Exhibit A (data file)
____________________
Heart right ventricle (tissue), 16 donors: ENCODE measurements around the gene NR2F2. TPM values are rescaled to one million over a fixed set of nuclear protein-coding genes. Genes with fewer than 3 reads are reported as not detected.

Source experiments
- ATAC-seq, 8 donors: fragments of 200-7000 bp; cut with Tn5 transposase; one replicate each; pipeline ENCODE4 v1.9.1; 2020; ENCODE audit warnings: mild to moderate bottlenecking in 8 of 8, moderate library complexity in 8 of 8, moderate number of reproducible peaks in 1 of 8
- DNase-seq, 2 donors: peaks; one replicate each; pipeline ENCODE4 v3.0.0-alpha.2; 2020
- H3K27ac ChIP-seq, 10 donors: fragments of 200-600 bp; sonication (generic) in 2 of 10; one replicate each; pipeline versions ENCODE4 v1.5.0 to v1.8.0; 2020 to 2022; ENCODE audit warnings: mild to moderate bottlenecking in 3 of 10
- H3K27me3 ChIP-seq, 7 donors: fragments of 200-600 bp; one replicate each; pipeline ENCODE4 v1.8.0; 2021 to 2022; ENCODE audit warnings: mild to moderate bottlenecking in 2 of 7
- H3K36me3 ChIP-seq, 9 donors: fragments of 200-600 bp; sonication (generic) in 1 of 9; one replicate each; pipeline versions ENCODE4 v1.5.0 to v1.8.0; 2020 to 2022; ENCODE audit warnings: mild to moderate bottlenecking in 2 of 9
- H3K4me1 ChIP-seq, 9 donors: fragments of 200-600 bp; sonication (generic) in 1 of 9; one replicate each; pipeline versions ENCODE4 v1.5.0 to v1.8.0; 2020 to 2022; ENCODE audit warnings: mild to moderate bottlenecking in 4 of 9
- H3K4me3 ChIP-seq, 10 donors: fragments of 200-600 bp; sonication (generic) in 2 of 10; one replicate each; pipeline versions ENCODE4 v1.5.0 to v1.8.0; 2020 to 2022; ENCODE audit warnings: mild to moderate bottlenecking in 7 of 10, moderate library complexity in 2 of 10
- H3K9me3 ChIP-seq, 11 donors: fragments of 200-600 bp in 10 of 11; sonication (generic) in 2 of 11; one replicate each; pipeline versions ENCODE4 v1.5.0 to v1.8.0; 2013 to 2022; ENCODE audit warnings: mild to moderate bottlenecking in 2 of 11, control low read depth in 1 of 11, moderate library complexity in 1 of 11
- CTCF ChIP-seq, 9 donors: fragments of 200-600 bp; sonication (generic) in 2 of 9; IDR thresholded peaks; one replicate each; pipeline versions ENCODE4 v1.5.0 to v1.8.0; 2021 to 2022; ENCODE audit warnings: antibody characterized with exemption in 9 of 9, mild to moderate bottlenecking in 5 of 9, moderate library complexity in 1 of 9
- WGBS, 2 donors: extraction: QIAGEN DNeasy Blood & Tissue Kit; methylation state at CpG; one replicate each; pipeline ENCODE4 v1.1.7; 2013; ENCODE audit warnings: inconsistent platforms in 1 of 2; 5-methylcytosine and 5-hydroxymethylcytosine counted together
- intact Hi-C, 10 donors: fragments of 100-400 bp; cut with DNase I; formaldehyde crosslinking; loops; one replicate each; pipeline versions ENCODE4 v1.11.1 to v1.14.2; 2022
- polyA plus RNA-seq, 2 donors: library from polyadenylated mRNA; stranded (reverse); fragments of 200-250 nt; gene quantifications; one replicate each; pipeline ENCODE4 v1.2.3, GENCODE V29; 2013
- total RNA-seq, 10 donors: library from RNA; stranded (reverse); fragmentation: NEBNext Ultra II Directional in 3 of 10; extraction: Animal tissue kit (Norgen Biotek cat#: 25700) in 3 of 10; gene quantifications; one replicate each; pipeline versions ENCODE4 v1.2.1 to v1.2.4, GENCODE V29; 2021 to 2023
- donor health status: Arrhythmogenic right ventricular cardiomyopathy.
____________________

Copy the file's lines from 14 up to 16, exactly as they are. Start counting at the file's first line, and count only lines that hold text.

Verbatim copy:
- polyA plus RNA-seq, 2 donors: library from polyadenylated mRNA; stranded (reverse); fragments of 200-250 nt; gene quantifications; one replicate each; pipeline ENCODE4 v1.2.3, GENCODE V29; 2013
- total RNA-seq, 10 donors: library from RNA; stranded (reverse); fragmentation: NEBNext Ultra II Directional in 3 of 10; extraction: Animal tissue kit (Norgen Biotek cat#: 25700) in 3 of 10; gene quantifications; one replicate each; pipeline versions ENCODE4 v1.2.1 to v1.2.4, GENCODE V29; 2021 to 2023
- donor health status: Arrhythmogenic right ventricular cardiomyopathy.